I was watching a video during a Bible study class a while ago about taking the Word into the world. The commentator used a word to describe this act that quite frankly surprised me. I’m familiar with witnessing, testifying and even evangelizing when it comes to spreading the Word. If you’re really committed, I can relate to someone saying he or she is doing missionary work, even though I cannot profess to have been on any of my church’s missions. But when the commentator used the term “rhythm” about taking God’s Word into the world, it caught my attention. According to the host of the program, there is a rhythm, a pace, a balance to trying to take the Word into certain places, pitfalls and circumstances that, simply living life, presents.
What so fascinated me about using the term “rhythm” is that this is something I thought I really understood, inside out, on my terms, be it music, dance, poetry, song, novels, plays and in some cases television. Have you ever been to a “slow movie”? How about listening to someone you wished would hurry up and get to the point? Reality television has given us all a taste of people who cannot sing and have no business trying to dance. Yep, you got it. No rhythm. But to hear someone talk about spreading the Gospel and use the term “rhythm” was beyond me for a moment, but in some ways not foreign. As I watched and listened, I became and now have become more comfortable, if not capable, of hearing a rhythm in someone’s voice that perhaps needs praise or prayer. Being “in rhythm,” I now believe, is a perfect description of being prepared to respond with a word, when the Word is what’s needed. Being “in rhythm” suggests reacting in tune with the situation in order to bring balance to confusion and order to chaotic things happening to you or to someone trying to tell you about their mess.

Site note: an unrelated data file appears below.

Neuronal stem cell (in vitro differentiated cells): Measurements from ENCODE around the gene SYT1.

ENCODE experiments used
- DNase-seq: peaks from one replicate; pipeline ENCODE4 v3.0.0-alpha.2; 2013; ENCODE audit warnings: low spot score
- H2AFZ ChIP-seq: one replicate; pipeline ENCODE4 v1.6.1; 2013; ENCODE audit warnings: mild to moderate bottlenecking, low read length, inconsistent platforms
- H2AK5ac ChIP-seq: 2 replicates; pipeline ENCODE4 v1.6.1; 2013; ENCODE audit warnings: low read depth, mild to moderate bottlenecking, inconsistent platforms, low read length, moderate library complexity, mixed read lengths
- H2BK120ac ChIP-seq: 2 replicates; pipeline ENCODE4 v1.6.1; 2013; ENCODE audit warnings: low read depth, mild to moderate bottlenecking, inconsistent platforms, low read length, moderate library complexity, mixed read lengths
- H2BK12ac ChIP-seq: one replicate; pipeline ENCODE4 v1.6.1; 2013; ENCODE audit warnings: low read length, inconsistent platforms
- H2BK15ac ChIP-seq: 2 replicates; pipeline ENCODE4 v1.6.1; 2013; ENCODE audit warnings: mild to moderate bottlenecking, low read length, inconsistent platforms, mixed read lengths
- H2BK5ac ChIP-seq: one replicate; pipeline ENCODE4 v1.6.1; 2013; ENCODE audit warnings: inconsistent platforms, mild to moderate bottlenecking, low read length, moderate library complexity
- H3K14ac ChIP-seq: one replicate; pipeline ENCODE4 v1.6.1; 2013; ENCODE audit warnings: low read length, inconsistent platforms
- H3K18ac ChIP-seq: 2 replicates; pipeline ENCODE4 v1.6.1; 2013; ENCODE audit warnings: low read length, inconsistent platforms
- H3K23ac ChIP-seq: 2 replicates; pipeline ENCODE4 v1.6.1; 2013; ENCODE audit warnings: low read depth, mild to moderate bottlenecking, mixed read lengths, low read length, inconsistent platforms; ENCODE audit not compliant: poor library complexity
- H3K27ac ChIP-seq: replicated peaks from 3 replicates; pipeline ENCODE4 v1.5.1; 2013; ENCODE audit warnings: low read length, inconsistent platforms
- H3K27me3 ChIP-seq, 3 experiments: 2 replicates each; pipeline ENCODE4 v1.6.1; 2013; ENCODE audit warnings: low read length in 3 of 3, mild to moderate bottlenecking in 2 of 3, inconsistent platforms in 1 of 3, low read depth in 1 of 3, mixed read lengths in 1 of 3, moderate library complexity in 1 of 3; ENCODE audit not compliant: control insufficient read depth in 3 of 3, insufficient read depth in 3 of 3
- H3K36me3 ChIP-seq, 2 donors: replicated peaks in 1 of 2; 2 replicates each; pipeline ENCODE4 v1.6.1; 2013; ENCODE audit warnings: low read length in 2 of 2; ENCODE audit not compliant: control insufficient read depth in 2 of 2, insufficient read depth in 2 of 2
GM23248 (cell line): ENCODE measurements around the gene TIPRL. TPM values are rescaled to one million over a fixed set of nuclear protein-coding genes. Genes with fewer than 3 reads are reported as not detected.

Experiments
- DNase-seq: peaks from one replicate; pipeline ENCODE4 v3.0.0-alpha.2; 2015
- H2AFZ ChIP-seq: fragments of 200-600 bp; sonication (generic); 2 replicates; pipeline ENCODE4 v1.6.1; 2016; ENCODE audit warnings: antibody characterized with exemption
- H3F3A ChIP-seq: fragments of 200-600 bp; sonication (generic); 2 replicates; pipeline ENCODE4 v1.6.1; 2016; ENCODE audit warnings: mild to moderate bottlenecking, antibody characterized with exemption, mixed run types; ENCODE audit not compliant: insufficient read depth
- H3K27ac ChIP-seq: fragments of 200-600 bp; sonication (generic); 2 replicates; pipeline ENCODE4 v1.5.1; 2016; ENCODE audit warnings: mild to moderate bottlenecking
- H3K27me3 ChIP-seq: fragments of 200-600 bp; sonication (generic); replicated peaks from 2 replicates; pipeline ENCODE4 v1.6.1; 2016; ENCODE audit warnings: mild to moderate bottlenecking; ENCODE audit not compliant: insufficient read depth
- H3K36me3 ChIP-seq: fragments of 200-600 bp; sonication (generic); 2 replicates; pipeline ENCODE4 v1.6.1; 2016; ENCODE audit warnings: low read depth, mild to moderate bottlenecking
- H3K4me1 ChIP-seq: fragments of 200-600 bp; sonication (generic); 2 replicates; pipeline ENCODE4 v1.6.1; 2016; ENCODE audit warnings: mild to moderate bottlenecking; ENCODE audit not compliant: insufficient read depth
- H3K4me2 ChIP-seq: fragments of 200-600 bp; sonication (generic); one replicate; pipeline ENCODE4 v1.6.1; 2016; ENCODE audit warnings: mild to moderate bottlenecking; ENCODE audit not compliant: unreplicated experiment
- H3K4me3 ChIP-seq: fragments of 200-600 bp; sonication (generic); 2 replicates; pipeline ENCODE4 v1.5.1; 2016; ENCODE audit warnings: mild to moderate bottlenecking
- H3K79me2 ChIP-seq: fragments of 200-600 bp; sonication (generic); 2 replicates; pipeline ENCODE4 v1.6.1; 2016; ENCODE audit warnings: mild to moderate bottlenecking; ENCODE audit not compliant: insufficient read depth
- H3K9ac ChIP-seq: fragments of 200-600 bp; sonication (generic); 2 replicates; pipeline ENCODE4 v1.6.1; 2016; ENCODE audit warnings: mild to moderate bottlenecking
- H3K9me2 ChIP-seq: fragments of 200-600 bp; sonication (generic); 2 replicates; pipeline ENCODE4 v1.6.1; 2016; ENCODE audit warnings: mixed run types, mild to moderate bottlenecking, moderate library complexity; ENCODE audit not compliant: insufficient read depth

If you can begin to see the rhythm of which I speak, then you know that all things work together for good, for those who love the Lord. You know that joy is not an emotional state of mind. It is a spiritual state of being. When you’re “in rhythm,” you can anticipate, improvise, be creative and create opportunities to witness, testify, hear testimony and relate the Word to someone’s worldly situation, no matter how difficult their circumstance appears. You see, the Word makes the world make sense. As is often said, the truth shall set you free. When Peter and John were commanded to be silent in Acts 4:19–22, they could only respond in one way. “Whether it is right in God’s sight to listen to you rather than God, you must judge; for we cannot keep from speaking about what we have seen and heard.” You see, they were in rhythm. As such, it is almost an impossible to be in rhythm and at the same time out of touch as to what to say to someone in need of a word; a word of praise, encouragement, a word of prayer or forgiveness or assurance, or just plain physical contact. Being in rhythm will make you shut your mouth and simply hug someone who needs it. You see that rhythm thing makes much sense. It opens your eyes and ears to the world in a way that allows you to live sometimes through your heart alone. Now listen for the beat. It’s always there. It’s God’s orchestra, and if you listen carefully, you’re in tune, in touch and in time. For the record, that’s the Holy Spirit on bass. May God bless and keep you always.